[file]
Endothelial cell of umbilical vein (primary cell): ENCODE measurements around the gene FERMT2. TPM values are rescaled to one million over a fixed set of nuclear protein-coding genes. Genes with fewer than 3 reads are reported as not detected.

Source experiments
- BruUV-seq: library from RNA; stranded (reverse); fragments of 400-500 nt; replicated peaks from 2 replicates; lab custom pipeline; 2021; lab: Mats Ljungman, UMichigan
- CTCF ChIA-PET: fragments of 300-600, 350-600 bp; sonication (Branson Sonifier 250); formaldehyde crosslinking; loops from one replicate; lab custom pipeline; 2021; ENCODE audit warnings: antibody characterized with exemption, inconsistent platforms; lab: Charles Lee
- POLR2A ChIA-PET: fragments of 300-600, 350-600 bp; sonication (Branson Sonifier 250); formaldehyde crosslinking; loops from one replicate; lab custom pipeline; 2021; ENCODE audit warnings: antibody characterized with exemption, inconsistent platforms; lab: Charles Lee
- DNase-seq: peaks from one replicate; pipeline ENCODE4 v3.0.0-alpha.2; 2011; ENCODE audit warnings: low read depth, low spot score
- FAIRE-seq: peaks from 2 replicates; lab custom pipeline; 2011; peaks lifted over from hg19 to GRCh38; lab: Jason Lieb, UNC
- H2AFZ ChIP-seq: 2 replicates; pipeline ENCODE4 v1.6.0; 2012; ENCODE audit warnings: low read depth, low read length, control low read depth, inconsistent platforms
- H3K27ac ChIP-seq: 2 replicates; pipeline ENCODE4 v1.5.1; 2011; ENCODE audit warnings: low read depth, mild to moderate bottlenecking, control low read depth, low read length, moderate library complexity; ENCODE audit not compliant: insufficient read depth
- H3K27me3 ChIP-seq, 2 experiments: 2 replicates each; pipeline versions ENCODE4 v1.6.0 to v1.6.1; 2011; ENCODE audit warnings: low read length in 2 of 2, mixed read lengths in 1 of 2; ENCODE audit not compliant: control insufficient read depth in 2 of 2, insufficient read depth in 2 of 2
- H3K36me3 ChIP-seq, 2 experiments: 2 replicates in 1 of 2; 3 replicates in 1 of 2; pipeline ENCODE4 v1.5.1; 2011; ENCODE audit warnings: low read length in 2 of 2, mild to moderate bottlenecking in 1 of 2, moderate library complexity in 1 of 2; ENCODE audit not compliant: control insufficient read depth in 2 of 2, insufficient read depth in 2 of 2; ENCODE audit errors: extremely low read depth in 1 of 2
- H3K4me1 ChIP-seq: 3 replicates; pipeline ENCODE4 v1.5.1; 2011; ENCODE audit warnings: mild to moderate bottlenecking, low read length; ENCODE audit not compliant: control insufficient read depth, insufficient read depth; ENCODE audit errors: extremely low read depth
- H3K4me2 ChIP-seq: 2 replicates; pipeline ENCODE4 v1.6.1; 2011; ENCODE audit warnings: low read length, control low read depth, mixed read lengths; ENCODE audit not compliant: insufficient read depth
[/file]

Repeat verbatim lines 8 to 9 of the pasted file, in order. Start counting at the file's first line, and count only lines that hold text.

- H2AFZ ChIP-seq: 2 replicates; pipeline ENCODE4 v1.6.0; 2012; ENCODE audit warnings: low read depth, low read length, control low read depth, inconsistent platforms
- H3K27ac ChIP-seq: 2 replicates; pipeline ENCODE4 v1.5.1; 2011; ENCODE audit warnings: low read depth, mild to moderate bottlenecking, control low read depth, low read length, moderate library complexity; ENCODE audit not compliant: insufficient read depth